Sunday, June 8, 2008

Dem Convention: Voting my Conscience

In the end, when they called my name to vote for the nomination for senator, I switched my vote to John Kerry. I had planned to vote for challenger Ed O'Reilly because I believe that the 3,500 or so delegates at the convention shouldn't invalidate the will of the 10,000 plus voters who signed the papers to put him on the ballot. I was not going to be part of any effort to keep O'Reilly off. But over the 18 hours leading up to the vote, I had a change of heart.

The doubts began to creep in as the O'Reilly party on Friday night. I arrived at the Doubletree Hotel right exactly at 5:00, the time the party was scheduled to begin. As I walked from the parking garage, I noticed O'Reilly people unloading huge signs from trucks and carrying them into the lobby. At 5:00. As the party was supposed to begin. I figured there was no sense in me heading straight to the event (since they apparently were still setting up) so I hung out in the lobby, checked my phone messages, admired the view of the canal from the patio, looked to see if they had free Internet in the business center (they did not) and then went on up about 20 minutes after 5:00. As I entered, I noticed there were about 40 other delegates mingling, and staffers still affixing signs to the walls. I was struck with the sense that the O'Reilly campaign wasn't particularly well organized. That impression was furthered as the candidate's most high-profile endorser, the Progressive Democrats of America, continued setting up their table, signs, etc. until well after 6:00.

While the lack of organization was a red flag (if you can't organize a reception, how are you going to run a senate office) that didn't leave as negative an impression as the candidate himself. I wanted to meet the candidate, shake his hand, and try to get an idea of what he was about. Of course I wasn't the only one--everyone at the reception who wasn't already a committed supporter was there for the same reason--and I was willing to wait my turn. The problem is that my turn wasn't really my turn. I shook O'Reilly's hand, introduced myself, and someone tapped him on the shoulder. He left to speak with other gentleman before I could even start a conversation. A few moments later, O'Reilly noticed that I was still there, mentioned to the man that had interrupted us that he needed to get back to talk to me, and then was intercepted by another party-goer. After about 15 minutes of talking to this person and that, he finally got back to me. I took away the impression that he was flighty and had a hard time focusing on what I--or anyone else--had to say for even a short moment.

I was able to quickly compare O'Reilly to Senator Kerry as the Senator was heading into the hotel at the same time I was heading out. There were a handful of other people in front of the hotel and Kerry took the opportunity to talk with each one. When he got to me, he shook my hand, we spoke for about a minute, and he posed for a photo. The entire time, other people outside the hotel were trying to get his attention, but he remained focused on me the entire time. Whether he was genuinely interested in what I had to say or whether he had learned to appear interested through years of practice I can't say, but I came away from my encounter with Kerry with a much higher regard for him on a personal level than I did for O'Reilly.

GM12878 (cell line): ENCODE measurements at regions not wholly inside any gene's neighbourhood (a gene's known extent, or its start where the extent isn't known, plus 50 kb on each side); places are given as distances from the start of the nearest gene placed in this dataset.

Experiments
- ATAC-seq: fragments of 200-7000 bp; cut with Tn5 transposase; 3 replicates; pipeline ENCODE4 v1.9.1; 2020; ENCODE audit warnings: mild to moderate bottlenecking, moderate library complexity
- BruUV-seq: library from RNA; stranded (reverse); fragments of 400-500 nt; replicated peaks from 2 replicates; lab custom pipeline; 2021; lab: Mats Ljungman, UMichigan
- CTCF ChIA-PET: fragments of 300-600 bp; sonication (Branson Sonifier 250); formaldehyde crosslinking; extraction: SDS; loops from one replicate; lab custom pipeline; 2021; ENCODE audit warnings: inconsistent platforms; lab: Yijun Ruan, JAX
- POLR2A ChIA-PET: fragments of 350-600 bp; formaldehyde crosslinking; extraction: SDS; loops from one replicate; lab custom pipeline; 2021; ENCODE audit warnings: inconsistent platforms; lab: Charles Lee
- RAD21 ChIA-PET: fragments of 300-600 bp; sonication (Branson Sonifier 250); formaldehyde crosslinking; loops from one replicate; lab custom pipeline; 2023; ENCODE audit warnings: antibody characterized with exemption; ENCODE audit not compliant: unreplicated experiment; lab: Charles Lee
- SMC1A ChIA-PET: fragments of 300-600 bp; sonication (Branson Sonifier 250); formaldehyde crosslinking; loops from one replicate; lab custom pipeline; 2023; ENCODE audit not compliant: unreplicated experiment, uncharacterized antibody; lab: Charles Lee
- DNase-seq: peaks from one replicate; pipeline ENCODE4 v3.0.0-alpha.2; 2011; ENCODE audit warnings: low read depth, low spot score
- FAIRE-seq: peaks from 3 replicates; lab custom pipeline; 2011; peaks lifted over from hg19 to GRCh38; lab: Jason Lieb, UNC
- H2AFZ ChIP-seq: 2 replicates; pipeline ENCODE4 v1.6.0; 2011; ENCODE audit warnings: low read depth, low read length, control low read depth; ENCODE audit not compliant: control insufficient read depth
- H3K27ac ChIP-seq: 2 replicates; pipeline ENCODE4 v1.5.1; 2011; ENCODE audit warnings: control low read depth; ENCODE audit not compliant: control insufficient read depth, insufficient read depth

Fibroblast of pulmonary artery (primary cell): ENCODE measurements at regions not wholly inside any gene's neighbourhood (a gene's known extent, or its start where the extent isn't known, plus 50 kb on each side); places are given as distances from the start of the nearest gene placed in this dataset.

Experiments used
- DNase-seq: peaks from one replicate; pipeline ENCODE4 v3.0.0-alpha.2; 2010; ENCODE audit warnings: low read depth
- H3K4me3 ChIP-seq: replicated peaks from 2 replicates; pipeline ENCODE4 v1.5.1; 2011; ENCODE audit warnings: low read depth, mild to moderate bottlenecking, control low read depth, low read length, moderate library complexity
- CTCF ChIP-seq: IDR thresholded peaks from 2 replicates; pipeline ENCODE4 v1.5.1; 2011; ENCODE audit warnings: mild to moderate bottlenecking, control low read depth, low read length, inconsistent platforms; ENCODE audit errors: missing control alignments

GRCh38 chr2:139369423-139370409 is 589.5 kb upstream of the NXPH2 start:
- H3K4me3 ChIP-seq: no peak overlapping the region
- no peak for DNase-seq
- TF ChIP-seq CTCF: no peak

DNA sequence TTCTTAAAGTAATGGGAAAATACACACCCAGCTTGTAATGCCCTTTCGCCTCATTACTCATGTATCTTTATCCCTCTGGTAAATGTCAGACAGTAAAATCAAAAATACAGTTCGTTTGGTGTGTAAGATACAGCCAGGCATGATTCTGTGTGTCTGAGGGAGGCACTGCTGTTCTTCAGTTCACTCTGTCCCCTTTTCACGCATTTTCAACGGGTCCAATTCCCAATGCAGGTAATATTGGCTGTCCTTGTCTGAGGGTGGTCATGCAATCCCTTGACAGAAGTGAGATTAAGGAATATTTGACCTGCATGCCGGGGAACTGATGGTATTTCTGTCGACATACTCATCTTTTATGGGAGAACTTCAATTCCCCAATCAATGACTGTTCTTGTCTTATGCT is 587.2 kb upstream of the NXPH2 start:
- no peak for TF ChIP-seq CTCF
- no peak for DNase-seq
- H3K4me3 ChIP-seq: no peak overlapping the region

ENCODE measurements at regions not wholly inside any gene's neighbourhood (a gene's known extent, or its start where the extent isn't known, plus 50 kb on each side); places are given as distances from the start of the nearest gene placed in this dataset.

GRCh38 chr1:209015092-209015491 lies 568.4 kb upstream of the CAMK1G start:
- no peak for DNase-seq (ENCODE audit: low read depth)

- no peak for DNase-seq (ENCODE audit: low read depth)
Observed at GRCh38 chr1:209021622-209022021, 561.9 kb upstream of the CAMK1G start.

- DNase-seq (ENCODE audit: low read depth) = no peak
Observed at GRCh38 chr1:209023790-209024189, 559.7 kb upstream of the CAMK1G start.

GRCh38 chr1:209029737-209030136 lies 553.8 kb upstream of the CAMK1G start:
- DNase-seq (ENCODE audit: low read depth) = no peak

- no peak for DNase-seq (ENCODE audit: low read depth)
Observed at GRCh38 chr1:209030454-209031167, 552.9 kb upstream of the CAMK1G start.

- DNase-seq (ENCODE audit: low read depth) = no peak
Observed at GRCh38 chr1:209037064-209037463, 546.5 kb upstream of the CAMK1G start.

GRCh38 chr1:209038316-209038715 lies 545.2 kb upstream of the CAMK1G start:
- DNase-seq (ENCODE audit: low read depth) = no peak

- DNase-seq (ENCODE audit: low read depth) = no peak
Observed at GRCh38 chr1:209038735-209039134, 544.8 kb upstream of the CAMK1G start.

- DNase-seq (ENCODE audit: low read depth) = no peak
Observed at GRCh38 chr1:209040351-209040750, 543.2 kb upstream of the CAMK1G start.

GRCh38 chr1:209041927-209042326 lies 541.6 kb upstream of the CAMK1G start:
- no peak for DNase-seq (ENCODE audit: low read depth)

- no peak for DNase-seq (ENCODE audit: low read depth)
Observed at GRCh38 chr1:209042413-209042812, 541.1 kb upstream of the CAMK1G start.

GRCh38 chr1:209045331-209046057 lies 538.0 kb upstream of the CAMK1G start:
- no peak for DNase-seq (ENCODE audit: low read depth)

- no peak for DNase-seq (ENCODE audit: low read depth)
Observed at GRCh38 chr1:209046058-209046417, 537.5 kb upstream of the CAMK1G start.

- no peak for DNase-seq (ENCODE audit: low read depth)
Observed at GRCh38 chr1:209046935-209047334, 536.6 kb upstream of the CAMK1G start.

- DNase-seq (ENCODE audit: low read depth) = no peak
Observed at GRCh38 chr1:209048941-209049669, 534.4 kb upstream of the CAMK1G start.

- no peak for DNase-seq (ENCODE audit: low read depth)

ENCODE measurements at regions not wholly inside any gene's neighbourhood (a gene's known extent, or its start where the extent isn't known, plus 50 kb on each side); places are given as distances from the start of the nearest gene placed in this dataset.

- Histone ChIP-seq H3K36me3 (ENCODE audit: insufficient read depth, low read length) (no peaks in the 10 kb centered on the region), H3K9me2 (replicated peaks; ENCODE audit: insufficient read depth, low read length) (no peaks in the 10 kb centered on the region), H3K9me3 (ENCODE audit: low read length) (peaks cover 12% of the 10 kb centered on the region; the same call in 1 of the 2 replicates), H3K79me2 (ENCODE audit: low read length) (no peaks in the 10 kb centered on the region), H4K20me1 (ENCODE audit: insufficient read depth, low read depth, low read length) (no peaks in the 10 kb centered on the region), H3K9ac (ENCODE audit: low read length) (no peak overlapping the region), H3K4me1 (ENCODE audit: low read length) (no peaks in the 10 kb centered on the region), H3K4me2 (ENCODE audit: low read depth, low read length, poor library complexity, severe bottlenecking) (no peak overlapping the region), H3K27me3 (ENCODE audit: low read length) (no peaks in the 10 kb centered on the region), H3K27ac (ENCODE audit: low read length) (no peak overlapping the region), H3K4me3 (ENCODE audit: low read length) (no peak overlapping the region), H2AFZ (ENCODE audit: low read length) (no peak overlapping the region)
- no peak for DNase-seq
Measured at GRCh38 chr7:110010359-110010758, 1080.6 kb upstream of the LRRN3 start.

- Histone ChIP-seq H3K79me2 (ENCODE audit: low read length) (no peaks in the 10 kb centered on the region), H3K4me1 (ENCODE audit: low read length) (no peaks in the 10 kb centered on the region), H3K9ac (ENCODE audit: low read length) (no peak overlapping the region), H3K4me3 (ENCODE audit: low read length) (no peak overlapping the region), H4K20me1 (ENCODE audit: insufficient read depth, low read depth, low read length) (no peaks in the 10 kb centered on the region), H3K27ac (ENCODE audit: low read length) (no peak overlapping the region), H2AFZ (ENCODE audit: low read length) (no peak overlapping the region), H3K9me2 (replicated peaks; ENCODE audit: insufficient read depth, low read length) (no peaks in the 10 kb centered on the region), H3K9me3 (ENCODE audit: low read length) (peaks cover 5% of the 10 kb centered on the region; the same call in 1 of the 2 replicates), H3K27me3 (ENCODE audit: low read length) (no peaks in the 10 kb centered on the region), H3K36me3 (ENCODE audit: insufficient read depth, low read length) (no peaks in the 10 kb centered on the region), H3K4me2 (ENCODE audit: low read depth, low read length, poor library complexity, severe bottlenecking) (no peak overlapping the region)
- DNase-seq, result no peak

Still, I arrived at the convention with every intention of voting for O'Reilly based on the principle that he deserved a spot, regardless of how bad a candidate he appeared to be. Then O'Reilly gave his speech, and I really had a decision to make. I realize that he was rushing to get his remarks in under 12 minutes, but he was loud, and shrill, and screaming, and angry. He sounded like he'd never given a speech using a microphone before. He didn't modulate his voice or soften his speech, even when speaking about his own background. He spent a good part of his speech ripping Kerry, instead of giving a rationale for his own candidacy.

Following his speech, I was left with a dilemma: On principle, I believe ballot access is a good thing. If I vote on principle, I'd vote for O'Reilly. But I was completely convinced that John Kerry would be a significantly better senator that O'Reilly. If I vote my conscience, I'd vote for Kerry.

I watched the crowds during the nominating speeches, and it appeared that O'Reilly might just have enough support on the floor to get to 15%, but I wasn't sure. When it was time to vote I was helped in my decision by the fact that the votes are called alphabetically by town. Two trends stood out to me: first, all of the top Democrats in our delegation (including Senator Bob Antonioni, Representatives Bob Rice, Hank Naughton, Steve DiNatale, and Jennifer Flanagan, Fitchburg Mayor Lisa Wong, and Register of Deeds Kathy Daignault) were no-shows at the convention. If that trend was applicable among other delegations, then a number of committed Kerry supporters were not in attendance to vote (I'll have more on this in another post). Secondly, nearly all of the attending delegates from Gardner and Fitchburg cast votes for O'Reilly. Doing the math in my head and noting that at there were still O'Reilly voters from Westminster still to vote after Sterling was called, it was clear that O'Reilly would do well above the 15% in our delegation regardless of how I voted. If that were the case across other delegations, then O'Reilly should be safe to hit the 15% threshold.

Taking all of that into consideration I voted my conscience and supported Senator Kerry. In the end, O'Reilly took 23% of the delegates. So I guess I got all of what I wanted. The principle of ballot access was upheld, and I was able to support the best man for the job.

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